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University of Colorado Boulder

Statistical Inference for Estimation in Data Science

University of Colorado Boulder via Coursera


This course introduces statistical inference, sampling distributions, and confidence intervals. Students will learn how to define and construct good estimators, method of moments estimation, maximum likelihood estimation, and methods of constructing confidence intervals that will extend to more general settings.

This course can be taken for academic credit as part of CU Boulder’s Master of Science in Data Science (MS-DS) degree offered on the Coursera platform. The MS-DS is an interdisciplinary degree that brings together faculty from CU Boulder’s departments of Applied Mathematics, Computer Science, Information Science, and others. With performance-based admissions and no application process, the MS-DS is ideal for individuals with a broad range of undergraduate education and/or professional experience in computer science, information science, mathematics, and statistics. Learn more about the MS-DS program at

Logo adapted from photo by Christopher Burns on Unsplash.


  • Point Estimation
    • In this module you will learn how to estimate parameters from a large population based only on information from a small sample. You will learn about desirable properties that can be used to help you to differentiate between good and bad estimators. We will review the concepts of expectation, variance, and covariance, and you will be introduced to a formal, yet intuitive, method of estimation known as the "method of moments".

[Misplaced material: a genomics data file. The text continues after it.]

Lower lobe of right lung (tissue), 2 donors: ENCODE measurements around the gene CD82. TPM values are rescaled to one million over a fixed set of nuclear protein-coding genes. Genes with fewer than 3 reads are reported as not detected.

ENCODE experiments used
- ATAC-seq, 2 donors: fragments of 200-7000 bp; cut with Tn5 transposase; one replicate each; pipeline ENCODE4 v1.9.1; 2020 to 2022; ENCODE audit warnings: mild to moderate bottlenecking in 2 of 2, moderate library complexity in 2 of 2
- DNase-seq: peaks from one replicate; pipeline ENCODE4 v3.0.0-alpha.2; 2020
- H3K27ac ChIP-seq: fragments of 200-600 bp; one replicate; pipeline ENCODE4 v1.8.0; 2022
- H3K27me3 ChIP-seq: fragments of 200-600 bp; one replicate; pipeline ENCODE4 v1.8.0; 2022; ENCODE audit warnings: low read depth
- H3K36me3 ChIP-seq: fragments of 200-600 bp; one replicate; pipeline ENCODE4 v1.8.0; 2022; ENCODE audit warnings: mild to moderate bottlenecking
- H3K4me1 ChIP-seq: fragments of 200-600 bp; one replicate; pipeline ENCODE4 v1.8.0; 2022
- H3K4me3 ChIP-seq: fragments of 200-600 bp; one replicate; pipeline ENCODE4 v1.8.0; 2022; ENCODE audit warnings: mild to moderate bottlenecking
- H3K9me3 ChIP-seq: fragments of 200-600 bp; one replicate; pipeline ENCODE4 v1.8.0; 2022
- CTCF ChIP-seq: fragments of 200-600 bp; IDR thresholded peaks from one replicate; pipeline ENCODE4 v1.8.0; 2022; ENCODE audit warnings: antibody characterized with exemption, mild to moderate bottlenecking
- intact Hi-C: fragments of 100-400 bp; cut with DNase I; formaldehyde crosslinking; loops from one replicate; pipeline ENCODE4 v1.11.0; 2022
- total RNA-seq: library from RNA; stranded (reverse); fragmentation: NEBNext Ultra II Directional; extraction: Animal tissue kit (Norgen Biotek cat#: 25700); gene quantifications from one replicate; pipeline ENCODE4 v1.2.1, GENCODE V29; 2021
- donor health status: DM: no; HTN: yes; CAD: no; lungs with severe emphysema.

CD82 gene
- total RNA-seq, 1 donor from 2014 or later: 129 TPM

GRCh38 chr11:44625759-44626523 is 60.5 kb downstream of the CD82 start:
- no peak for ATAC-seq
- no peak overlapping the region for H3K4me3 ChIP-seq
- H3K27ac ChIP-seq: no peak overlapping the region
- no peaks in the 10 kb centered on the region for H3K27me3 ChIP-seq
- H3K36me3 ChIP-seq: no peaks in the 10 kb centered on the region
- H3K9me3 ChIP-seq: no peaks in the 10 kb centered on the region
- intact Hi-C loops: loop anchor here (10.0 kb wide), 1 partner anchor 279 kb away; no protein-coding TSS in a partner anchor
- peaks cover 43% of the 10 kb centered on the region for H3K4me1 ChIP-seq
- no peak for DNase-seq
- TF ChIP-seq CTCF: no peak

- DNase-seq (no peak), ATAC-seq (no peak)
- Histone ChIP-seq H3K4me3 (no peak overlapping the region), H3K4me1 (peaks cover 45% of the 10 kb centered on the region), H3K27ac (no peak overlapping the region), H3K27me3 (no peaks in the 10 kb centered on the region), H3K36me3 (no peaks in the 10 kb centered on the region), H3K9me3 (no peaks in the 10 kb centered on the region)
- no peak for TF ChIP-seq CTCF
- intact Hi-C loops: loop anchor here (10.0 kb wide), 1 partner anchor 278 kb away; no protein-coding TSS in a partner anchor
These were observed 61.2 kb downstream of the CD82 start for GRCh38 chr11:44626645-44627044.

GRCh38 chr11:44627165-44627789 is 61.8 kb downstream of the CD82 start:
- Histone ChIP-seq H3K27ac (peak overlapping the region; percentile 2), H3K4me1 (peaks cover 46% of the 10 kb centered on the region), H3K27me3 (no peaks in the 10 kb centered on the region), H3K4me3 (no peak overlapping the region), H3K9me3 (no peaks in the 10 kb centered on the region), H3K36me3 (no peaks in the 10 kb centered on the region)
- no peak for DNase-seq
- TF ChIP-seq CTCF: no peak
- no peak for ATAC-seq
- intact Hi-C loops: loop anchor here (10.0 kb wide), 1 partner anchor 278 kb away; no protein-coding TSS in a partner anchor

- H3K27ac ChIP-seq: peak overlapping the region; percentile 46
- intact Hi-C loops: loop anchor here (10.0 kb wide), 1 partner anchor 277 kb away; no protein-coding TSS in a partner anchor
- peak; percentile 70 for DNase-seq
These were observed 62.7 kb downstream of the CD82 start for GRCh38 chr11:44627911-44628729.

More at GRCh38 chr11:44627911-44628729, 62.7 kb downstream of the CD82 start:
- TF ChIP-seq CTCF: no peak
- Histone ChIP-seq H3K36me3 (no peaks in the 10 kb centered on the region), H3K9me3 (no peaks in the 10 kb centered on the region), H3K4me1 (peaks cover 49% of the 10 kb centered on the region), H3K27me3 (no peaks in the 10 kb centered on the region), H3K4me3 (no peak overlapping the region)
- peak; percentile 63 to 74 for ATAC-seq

• Maximum Likelihood Estimation

    • In this module we will learn what a likelihood function is and the concept of maximum likelihood estimation. We will construct maximum likelihood estimators (MLEs) for one and two parameter examples and functions of parameters using the invariance property of MLEs.
  • Large Sample Properties of Maximum Likelihood Estimators
    • In this module we will explore large sample properties of maximum likelihood estimators including asymptotic unbiasedness and asymptotic normality. We will learn how to compute the “Cramér–Rao lower bound” which gives us a benchmark for the smallest possible variance for an unbiased estimator.
  • Confidence Intervals Involving the Normal Distribution

    • In this module we learn about the theory of “interval estimation”. We will learn the definition and correct interpretation of a confidence interval and how to construct one for the mean of an unseen population based on both large and small samples. We will look at the cases where the variance is known and unknown.
  • Beyond Normality: Confidence Intervals Unleashed!

    • In this module, we will generalize the lessons of Module 4 so that we can develop confidence intervals for other quantities of interest beyond the distribution mean and for other distributions entirely. This module covers two sample confidence intervals in more depth, and confidence intervals for population variances and proportions. We will also learn how to develop confidence intervals for parameters of interest in non-normal distributions.

Taught by

Jem Corcoran

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